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A $2,000 solution to a $3 problem

Fortunately for Jeremy, Oregon law requires a release decision within 48 hours. Unfortunately... Washington County tends to not follow that law.

A couple months ago, 33-year-old Jeremy was passing through Washington County on a Max light-rail train.

He had purchased a ticket earlier that day in Clark County, which he believed was a regional ticket allowing him to continue his trip on Max. It turns out he was wrong about that.

He was arrested and taken to jail for knowingly riding the Max without proper fare. He could have pled guilty and been released to pay court fees and serve 18 months of formal probation, but since he didn't knowingly trespass on Max, he wanted a trial.

Unfortunately for Jeremy, he couldn't come up with $250 for bail, so this meant he might have to sit in jail for up to 60 days while waiting for trial.

Fortunately for Jeremy, Oregon law requires a release officer to meet with non-violent, low-level offenders who are in jail waiting for trial and to release them if they meet certain criteria, or to write a report so a judge can consider release. The law requires the release decision to happen within 48 hours of arraignment.

Unfortunately for Jeremy, Washington County tends to not follow that law. Washington County has only two release officers and it seems no release officer bothered to meet with Jeremy until about two weeks after the 48 hour deadline had passed - and then only because Jeremy's attorney intervened.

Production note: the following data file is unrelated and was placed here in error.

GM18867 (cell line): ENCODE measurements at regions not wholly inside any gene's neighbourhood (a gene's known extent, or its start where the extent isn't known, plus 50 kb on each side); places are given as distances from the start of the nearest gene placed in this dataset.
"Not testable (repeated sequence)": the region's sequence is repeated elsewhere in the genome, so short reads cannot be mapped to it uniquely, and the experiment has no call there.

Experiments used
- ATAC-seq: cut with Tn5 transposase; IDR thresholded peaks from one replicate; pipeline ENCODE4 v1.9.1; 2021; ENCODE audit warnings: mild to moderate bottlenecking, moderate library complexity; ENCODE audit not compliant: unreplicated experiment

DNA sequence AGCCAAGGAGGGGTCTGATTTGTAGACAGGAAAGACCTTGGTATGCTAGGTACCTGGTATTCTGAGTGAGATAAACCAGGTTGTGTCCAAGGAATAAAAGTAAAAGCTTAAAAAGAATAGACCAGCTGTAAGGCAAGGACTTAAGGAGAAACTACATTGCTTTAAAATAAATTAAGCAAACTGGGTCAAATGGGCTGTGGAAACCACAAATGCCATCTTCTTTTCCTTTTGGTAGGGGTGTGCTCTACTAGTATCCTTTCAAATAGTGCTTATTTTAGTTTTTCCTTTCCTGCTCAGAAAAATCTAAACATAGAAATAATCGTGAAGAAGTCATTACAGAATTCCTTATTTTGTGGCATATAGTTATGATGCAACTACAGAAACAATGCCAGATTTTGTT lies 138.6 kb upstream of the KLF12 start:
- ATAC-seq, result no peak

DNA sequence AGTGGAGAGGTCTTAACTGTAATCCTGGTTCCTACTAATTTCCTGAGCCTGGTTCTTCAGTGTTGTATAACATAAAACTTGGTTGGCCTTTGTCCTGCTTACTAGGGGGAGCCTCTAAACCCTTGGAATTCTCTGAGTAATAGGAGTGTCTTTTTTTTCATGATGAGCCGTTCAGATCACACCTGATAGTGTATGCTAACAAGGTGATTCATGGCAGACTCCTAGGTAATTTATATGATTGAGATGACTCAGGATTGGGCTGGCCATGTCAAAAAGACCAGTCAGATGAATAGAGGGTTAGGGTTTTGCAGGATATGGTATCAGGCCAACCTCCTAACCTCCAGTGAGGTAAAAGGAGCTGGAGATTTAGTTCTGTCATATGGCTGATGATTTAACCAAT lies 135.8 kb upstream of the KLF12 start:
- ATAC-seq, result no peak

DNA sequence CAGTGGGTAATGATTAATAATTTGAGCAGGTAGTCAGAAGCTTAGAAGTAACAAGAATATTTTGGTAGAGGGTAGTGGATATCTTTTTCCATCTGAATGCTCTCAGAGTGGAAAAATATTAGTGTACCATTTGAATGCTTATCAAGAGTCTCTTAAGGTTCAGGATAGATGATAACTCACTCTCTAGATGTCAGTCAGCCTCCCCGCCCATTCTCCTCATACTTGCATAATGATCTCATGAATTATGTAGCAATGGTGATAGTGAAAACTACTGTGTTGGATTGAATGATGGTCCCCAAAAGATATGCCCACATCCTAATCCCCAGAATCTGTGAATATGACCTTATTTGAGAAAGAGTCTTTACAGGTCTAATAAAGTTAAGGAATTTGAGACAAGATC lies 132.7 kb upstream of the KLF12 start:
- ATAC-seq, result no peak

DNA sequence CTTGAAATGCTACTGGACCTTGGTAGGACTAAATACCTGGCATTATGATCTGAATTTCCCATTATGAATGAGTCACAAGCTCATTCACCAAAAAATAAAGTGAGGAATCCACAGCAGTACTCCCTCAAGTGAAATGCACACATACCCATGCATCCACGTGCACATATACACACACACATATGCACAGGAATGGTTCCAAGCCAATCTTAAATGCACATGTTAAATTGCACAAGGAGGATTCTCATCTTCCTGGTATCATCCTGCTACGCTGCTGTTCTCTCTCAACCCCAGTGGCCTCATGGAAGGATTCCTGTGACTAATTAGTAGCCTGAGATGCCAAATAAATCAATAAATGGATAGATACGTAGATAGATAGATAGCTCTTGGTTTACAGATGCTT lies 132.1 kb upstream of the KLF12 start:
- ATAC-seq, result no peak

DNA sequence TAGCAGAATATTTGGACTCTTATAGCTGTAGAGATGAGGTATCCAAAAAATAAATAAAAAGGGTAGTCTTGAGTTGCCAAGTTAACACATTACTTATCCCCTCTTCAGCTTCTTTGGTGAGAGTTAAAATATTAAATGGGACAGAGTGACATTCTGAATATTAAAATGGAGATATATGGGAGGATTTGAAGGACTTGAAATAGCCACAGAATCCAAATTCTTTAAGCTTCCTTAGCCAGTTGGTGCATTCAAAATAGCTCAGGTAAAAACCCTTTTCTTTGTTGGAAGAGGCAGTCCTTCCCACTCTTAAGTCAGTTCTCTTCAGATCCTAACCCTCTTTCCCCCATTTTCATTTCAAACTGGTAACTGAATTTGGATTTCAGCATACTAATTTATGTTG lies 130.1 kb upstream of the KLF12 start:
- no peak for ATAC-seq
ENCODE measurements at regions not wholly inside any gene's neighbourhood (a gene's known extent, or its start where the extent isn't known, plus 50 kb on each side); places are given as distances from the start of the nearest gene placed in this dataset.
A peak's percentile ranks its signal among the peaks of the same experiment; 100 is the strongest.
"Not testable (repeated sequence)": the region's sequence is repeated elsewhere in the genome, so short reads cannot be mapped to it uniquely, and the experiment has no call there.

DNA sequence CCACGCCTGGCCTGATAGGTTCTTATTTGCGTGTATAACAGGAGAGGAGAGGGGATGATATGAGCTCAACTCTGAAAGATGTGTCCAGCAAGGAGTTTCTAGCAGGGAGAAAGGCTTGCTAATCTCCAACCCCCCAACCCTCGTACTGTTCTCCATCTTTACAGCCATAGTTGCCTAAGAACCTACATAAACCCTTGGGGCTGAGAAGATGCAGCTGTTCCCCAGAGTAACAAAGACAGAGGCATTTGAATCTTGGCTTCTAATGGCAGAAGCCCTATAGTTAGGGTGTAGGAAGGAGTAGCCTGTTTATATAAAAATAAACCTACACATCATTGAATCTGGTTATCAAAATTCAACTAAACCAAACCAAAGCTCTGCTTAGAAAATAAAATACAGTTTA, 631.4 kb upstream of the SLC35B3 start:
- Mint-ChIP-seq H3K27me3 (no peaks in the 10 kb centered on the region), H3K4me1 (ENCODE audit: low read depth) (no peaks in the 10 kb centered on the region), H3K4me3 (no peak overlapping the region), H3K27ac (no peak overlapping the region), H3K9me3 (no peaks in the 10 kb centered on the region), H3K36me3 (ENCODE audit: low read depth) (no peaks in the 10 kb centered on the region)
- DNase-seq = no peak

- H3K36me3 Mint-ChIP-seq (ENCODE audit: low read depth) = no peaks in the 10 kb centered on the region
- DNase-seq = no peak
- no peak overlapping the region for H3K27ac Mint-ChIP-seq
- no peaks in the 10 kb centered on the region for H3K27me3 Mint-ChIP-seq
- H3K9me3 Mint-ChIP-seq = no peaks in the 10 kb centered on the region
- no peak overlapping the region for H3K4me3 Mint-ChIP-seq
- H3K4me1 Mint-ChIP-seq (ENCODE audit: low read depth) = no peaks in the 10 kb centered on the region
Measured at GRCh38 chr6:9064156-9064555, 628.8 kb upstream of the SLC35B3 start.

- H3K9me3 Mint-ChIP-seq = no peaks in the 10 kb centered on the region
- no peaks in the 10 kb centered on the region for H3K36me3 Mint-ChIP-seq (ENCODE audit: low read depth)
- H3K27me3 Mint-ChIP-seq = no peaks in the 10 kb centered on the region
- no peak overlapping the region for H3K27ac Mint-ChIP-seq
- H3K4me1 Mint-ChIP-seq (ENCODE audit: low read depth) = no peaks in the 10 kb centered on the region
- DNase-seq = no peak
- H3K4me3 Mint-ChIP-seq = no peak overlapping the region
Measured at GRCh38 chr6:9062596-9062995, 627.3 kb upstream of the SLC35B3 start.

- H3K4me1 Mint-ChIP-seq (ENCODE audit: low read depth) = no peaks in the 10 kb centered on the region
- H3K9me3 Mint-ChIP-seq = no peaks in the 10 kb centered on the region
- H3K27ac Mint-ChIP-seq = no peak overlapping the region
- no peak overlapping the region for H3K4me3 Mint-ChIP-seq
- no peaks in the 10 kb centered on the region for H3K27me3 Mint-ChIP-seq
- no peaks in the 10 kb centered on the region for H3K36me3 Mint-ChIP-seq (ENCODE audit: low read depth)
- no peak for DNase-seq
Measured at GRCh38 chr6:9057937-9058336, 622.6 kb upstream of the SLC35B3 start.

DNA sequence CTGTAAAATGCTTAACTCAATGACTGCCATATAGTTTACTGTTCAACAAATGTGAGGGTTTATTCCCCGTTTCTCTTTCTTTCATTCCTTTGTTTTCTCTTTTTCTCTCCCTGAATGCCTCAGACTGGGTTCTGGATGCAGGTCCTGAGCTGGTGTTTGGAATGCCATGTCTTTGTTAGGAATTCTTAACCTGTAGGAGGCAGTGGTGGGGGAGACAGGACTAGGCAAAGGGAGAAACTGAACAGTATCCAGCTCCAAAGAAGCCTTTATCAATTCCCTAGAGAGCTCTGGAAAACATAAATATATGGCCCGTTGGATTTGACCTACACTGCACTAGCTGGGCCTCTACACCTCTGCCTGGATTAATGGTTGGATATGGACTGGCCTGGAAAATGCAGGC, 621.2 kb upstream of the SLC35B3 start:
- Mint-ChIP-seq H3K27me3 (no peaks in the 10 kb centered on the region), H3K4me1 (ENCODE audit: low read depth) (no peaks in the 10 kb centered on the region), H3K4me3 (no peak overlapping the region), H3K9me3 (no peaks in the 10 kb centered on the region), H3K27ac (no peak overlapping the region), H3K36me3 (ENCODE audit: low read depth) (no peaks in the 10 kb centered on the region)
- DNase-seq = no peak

Ultimately, the release officer decided Jeremy should stay in jail until he pled guilty, posted bail or had a trial.

21 days at $100 per day

Twenty-one days after Jeremy was taken to jail - where he was housed at an estimated cost of $110 per day - a judge finally released him, and a few weeks later another judge dismissed the case. The math is quite simple - the county spent over $2,000 to house a man on a $3 case that was not worth trying.

For purposes of contrast, Multnomah County wouldn't have spent a dime to lock up Jeremy. Why the difference? Multnomah County, which has 30 percent more residents than Washington County, has seven times as many release officers - their 14 to our two - as well as about 20 release supervisors to our zero. One Multnomah County release program, run by six deputy sheriffs, saves an estimated $1.5 million - $1.7 million per year. That's correct.

Having a release program can save money (a lot of money) because it costs less to supervise someone on release than to jail them pending trial.

Fewer officers are needed to supervise them in the community, and you don't need to feed and house them. In Washington County, perhaps some officers currently employed in the jail could be reassigned to supervise those that merit release.

No known criminal history

Jeremy was held in jail for three weeks primarily because the release officers thought he might not stick around for his trial.

Jeremy was not held because he is dangerous. No one thinks he is. Jeremy has no known criminal history.

Unfortunately, a lot of other people like Jeremy are taking up beds in Washington County Jail. Jailed because the beds are there, paid for by taxpayers, and because the county has basically no program to supervise those that are released prior to trial.

The question is: Does Washington County really have so much money that we can afford to jail a non-dangerous, first-time Max-fare violator - and others like him - for up to 60 days before the case goes to trial?

Sheriff Rob Gordon recently spoke with County Commissioners and lamented forced inmate releases due to overcrowding in the jail.

Is he aware the jail is housing inmates like Jeremy?

By Washington County standards, there was nothing exceptional about Jeremy's case - except perhaps the fact that he was not willing to plead guilty just to get out of jail.

This is a problem begging for a fair and money-saving solution.

-Dean Smith is a lawyer who works for Metropolitan Public Defender in Washington County.